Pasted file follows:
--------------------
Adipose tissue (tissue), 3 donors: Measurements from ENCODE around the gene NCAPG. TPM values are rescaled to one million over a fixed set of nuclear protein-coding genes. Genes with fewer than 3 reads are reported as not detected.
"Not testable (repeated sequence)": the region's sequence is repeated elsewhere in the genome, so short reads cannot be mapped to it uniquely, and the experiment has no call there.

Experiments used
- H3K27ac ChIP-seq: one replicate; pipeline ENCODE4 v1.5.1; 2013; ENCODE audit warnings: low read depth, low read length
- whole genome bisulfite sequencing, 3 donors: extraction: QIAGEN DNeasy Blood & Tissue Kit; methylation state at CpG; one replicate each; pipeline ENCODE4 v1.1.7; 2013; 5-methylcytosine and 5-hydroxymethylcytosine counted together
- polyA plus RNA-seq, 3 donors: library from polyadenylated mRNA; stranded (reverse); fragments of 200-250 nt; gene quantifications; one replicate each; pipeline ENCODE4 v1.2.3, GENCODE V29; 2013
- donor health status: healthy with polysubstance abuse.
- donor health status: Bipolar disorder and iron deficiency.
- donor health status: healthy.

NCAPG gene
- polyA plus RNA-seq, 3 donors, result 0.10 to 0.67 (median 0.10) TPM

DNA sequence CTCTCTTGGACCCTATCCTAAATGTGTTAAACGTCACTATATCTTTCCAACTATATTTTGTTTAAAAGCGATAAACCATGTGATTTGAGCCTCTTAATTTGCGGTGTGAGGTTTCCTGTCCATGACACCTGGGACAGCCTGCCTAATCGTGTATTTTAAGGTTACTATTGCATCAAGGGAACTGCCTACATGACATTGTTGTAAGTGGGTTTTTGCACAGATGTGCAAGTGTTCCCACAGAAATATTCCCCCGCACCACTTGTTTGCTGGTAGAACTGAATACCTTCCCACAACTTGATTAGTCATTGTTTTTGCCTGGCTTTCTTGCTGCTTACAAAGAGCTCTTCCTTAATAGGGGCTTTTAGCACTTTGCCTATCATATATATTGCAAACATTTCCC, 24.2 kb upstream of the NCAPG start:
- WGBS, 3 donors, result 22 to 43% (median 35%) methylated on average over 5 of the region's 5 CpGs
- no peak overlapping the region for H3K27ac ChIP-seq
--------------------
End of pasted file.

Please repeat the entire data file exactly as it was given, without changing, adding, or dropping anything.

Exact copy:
Adipose tissue (tissue), 3 donors: Measurements from ENCODE around the gene NCAPG. TPM values are rescaled to one million over a fixed set of nuclear protein-coding genes. Genes with fewer than 3 reads are reported as not detected.
"Not testable (repeated sequence)": the region's sequence is repeated elsewhere in the genome, so short reads cannot be mapped to it uniquely, and the experiment has no call there.

Experiments used
- H3K27ac ChIP-seq: one replicate; pipeline ENCODE4 v1.5.1; 2013; ENCODE audit warnings: low read depth, low read length
- whole genome bisulfite sequencing, 3 donors: extraction: QIAGEN DNeasy Blood & Tissue Kit; methylation state at CpG; one replicate each; pipeline ENCODE4 v1.1.7; 2013; 5-methylcytosine and 5-hydroxymethylcytosine counted together
- polyA plus RNA-seq, 3 donors: library from polyadenylated mRNA; stranded (reverse); fragments of 200-250 nt; gene quantifications; one replicate each; pipeline ENCODE4 v1.2.3, GENCODE V29; 2013
- donor health status: healthy with polysubstance abuse.
- donor health status: Bipolar disorder and iron deficiency.
- donor health status: healthy.

NCAPG gene
- polyA plus RNA-seq, 3 donors, result 0.10 to 0.67 (median 0.10) TPM

DNA sequence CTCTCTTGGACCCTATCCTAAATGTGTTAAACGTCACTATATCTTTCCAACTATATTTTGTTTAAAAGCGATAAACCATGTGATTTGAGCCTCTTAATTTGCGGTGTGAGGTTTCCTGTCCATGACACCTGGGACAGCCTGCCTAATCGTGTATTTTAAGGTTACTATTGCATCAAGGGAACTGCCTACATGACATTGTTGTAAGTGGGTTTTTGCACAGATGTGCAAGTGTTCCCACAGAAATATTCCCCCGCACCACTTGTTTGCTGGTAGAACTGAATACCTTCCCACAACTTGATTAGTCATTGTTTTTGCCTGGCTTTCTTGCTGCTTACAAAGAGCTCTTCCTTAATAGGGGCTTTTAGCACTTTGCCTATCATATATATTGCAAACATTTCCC, 24.2 kb upstream of the NCAPG start:
- WGBS, 3 donors, result 22 to 43% (median 35%) methylated on average over 5 of the region's 5 CpGs
- no peak overlapping the region for H3K27ac ChIP-seq